The person stepping into your shop for the first time also needs to know that he or she isn’t going to be playing at world-championship level for some time to come, but, instead, they will be getting the basics down, learning about what the tools do, how they are maintained and what kind of functions they do in the shop. With a grasp of the basics, the rest will come naturally.

Hoisting the Vince Lombardi trophy

And, finally, as the Seahawks players hold the Vince Lombardi Trophy over their heads in triumph, they will be hosting the physical representation of their victory in their hands. It will serve for years to come as a reminder of the hard work that went into getting to this point.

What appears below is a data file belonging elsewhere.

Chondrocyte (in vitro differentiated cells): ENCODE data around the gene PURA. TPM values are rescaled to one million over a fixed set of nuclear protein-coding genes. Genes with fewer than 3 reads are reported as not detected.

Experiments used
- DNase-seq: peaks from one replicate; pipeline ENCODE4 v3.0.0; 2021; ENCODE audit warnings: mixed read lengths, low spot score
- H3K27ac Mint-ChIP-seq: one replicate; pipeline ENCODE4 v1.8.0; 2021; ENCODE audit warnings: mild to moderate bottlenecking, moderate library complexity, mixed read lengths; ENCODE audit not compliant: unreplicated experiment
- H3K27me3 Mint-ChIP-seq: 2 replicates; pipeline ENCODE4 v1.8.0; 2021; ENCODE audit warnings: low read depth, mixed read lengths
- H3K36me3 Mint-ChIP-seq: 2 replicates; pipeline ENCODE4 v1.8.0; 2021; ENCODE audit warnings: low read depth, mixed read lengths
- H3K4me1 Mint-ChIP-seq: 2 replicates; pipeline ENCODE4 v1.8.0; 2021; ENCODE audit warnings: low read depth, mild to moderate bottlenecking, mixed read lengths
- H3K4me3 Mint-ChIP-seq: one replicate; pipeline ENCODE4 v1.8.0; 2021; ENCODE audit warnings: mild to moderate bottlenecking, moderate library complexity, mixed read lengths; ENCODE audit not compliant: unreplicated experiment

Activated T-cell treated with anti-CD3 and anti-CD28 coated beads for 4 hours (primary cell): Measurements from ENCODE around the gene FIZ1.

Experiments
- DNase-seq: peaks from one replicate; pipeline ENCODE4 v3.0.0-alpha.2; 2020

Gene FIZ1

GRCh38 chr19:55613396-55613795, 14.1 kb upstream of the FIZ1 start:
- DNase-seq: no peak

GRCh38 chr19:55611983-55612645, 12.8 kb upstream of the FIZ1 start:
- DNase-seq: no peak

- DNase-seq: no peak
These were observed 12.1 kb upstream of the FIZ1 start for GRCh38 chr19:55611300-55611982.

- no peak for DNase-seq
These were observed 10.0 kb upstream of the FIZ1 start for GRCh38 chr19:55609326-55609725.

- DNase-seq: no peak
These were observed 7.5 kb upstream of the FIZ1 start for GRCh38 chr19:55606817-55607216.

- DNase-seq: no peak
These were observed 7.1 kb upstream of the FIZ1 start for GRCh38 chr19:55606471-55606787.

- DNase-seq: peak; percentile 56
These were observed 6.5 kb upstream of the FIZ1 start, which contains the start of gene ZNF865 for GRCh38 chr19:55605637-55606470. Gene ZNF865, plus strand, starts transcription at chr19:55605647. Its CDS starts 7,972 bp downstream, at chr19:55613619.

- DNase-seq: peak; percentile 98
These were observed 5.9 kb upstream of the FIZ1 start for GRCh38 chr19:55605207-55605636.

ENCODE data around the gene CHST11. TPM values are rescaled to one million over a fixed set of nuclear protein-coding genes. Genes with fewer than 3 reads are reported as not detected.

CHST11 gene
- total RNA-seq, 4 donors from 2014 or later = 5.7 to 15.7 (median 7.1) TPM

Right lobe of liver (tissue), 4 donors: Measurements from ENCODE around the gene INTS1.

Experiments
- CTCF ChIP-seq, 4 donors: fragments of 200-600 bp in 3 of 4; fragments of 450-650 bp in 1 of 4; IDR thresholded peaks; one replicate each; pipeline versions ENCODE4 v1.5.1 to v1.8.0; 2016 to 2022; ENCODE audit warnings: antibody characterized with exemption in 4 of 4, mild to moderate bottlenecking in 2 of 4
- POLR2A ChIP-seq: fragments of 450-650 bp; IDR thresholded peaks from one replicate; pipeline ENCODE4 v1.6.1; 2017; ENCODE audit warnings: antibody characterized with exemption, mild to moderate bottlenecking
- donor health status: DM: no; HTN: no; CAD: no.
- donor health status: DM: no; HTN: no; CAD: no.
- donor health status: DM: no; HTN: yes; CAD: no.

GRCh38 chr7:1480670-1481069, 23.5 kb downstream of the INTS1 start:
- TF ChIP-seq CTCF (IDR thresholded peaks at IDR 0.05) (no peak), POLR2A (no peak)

Now, that's a happy wooworkerMuch like their first successfully completed woodworking project…

So, the game plan for this week is to get some new folks into your shop or to get them started in woodworking somehow. You may never know who goes on to build world-class furniture.

Remember: This week, if you plan on writing some articles about Get Woodworking Week, be sure to send them my way. I will link to them here to make sure we spread the word.


I *GET* woodworking

So, we are just a few short weeks away from Get Woodworking Week 2014, and I am excited about what I am going to read coming from blogs, companies, woodworking magazines and a lot of other folks around the Internet.

Get Woodworking Week 2014This is now our third year of doing this exercise, and I have seen some tremendously creative ideas for pushing the concept. Videos. Articles. Strange projects (Just what the heck is a B’rall, anyway?)

The best question I have ever received about the week came from Steve Ramsey over at Woodworking for Mere Mortals.  As you can see in this video, he was perplexed by the meaning of ‘Get Woodworking Week.’  Well, Steve, I’m here to answer your question.